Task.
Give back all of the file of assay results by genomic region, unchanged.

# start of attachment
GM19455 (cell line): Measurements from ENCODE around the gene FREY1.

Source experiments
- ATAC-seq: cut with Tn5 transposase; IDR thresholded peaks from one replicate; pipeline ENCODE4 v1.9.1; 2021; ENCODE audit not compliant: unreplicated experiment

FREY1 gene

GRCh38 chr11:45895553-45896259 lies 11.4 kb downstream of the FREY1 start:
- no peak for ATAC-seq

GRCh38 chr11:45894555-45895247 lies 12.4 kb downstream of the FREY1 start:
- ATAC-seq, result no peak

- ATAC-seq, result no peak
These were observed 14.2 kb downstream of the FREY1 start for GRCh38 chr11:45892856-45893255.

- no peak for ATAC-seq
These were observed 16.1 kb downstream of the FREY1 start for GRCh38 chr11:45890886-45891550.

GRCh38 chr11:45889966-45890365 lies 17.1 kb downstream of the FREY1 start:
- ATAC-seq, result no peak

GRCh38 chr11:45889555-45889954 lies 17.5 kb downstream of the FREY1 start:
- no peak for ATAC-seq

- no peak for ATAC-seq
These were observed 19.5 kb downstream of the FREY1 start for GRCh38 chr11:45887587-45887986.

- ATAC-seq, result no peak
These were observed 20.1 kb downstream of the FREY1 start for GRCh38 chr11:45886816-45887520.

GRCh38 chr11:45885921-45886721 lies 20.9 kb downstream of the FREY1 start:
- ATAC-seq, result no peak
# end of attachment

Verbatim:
GM19455 (cell line): Measurements from ENCODE around the gene FREY1.

Source experiments
- ATAC-seq: cut with Tn5 transposase; IDR thresholded peaks from one replicate; pipeline ENCODE4 v1.9.1; 2021; ENCODE audit not compliant: unreplicated experiment

FREY1 gene

GRCh38 chr11:45895553-45896259 lies 11.4 kb downstream of the FREY1 start:
- no peak for ATAC-seq

GRCh38 chr11:45894555-45895247 lies 12.4 kb downstream of the FREY1 start:
- ATAC-seq, result no peak

- ATAC-seq, result no peak
These were observed 14.2 kb downstream of the FREY1 start for GRCh38 chr11:45892856-45893255.

- no peak for ATAC-seq
These were observed 16.1 kb downstream of the FREY1 start for GRCh38 chr11:45890886-45891550.

GRCh38 chr11:45889966-45890365 lies 17.1 kb downstream of the FREY1 start:
- ATAC-seq, result no peak

GRCh38 chr11:45889555-45889954 lies 17.5 kb downstream of the FREY1 start:
- no peak for ATAC-seq

- no peak for ATAC-seq
These were observed 19.5 kb downstream of the FREY1 start for GRCh38 chr11:45887587-45887986.

- ATAC-seq, result no peak
These were observed 20.1 kb downstream of the FREY1 start for GRCh38 chr11:45886816-45887520.

GRCh38 chr11:45885921-45886721 lies 20.9 kb downstream of the FREY1 start:
- ATAC-seq, result no peak